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Birds have adapted in amazing ways in order to migrate long distances — but they evolved long before humans invented buildings and artificial light. Lisbeth Fuisz sees the problem this causes as a volunteer for Lights Out DC, one of many programs across North America that count birds that strike buildings during migration season.
A small troupe of dedicated bird lovers meets at 5:30 a.m. and checks for downed birds along two predetermined routes. They're trained on how to handle injured birds and have the proper permits. "Migratory birds are protected by law, so you can't just go around picking up birds," Fuisz says.
Some birds are rescued, but for many it's too late. "When I answered the ad for volunteers, it said, 'You have to be comfortable with live and dead birds,'" she says.
Their equipment is simple. Injured birds are picked up with a net and transferred to a paper bag with a napkin on the bottom for the bird to hold on to. The bag is clipped shut to keep it dark, so the bird feels safe and stays quiet. "Most birds, if they're going to recover, generally by the end of the route the bird is fluttering in the bag and you know it's ready to be released," she says. They're taken to Rock Creek Park, as far away from buildings as possible.
The dead birds are carefully recorded because the goal of Lights Out is to document the problem and persuade building owners to turn out the lights at night so they won't attract birds. And it's working. One of the D.C. group's big successes has been the Thurgood Marshall federal building, which has a beautiful glass atrium full of trees that birds try to fly into when it is lit up at night. "There was about a two-thirds reduction in the death of birds we were finding after they agreed to turn off their lights at night," she says.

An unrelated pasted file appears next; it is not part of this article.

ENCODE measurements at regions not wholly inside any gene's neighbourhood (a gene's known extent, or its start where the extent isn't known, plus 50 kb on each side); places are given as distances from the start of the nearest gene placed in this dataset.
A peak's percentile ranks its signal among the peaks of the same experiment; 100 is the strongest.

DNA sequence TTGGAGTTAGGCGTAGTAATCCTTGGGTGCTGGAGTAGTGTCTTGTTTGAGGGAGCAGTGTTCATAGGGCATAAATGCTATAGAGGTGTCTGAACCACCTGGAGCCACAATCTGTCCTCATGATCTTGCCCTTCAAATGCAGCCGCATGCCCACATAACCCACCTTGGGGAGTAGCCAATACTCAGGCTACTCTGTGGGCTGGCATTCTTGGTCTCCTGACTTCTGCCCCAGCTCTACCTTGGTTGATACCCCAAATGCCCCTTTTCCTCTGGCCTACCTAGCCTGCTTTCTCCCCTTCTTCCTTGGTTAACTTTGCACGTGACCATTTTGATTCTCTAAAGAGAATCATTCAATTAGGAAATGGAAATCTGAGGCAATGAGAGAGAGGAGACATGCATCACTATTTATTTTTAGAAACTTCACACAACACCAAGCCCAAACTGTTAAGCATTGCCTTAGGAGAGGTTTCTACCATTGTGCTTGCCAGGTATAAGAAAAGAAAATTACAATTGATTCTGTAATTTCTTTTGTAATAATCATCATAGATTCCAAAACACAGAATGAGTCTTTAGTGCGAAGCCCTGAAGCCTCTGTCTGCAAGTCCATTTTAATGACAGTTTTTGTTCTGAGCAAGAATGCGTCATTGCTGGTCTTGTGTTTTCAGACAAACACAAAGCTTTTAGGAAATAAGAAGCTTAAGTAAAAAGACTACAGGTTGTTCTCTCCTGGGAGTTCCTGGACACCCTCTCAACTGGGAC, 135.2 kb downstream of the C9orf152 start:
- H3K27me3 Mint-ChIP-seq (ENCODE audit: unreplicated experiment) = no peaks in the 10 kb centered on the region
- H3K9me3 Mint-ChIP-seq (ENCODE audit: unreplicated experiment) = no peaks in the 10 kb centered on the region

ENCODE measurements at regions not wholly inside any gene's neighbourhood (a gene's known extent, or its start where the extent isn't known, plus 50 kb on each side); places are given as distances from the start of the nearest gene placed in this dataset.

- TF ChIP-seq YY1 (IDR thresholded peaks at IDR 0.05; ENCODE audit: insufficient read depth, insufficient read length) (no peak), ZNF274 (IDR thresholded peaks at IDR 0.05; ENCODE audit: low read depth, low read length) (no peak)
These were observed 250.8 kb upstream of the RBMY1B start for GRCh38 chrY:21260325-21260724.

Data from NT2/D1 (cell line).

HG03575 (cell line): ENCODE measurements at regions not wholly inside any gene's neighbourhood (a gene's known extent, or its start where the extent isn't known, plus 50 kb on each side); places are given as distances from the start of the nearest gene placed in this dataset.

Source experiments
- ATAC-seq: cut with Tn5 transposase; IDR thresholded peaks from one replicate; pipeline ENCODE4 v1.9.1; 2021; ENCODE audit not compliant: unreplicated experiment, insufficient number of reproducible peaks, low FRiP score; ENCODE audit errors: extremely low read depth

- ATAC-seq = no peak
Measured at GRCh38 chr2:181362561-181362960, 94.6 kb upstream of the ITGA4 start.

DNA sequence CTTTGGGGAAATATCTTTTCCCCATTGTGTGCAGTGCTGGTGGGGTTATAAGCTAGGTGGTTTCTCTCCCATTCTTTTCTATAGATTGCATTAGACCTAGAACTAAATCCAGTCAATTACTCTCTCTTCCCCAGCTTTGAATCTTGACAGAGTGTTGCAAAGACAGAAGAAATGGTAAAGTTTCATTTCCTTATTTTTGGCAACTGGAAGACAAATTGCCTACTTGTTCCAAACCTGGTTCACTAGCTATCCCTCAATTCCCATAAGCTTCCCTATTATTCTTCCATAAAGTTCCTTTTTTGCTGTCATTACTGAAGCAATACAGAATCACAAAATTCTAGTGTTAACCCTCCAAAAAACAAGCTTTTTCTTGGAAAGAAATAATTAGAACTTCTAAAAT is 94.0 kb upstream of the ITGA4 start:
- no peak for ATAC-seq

Fuisz also passes on the data to scientists at the Smithsonian Migratory Bird Center. And the dead birds contribute to science in another way — they go to the Smithsonian National Museum of Natural History. "It feels good that the bird hasn't just been thrown in the trash can," she says.
Lights Out started in Toronto, where a combination of weather and geography led to mass strikes that killed hundreds of birds at the same time. But according to Christine Sheppard of the American Bird Conservancy (ABC), we now understand that the problem is much broader. It has been discovered that certain kinds of light not only attract birds, but also interfere with their magnetic navigation senses. And tall buildings at night are not the only problem.
"The one thing that we have really good data on is, it's the amount of light, not the height of the building," she says.
And homes actually kill more birds than skyscrapers — a problem that's harder to notice because it's spread out. "Everybody has seen a bird hit a window or heard a bird hit a window, and everybody thinks it's unusual," she says. "But multiply even one bird times the number of homes and small buildings in the country and you come up with 100 million."
And most strikes occur during the day, when birds mistake the reflection of the sky on glass for the actual sky.
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